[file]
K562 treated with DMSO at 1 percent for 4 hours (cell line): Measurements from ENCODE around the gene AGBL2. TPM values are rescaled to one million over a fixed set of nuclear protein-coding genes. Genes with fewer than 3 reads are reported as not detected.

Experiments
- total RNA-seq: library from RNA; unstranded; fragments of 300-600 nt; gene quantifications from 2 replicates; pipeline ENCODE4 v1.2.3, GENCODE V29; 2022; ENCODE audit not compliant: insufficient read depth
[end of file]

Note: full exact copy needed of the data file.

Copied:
K562 treated with DMSO at 1 percent for 4 hours (cell line): Measurements from ENCODE around the gene AGBL2. TPM values are rescaled to one million over a fixed set of nuclear protein-coding genes. Genes with fewer than 3 reads are reported as not detected.

Experiments
- total RNA-seq: library from RNA; unstranded; fragments of 300-600 nt; gene quantifications from 2 replicates; pipeline ENCODE4 v1.2.3, GENCODE V29; 2022; ENCODE audit not compliant: insufficient read depth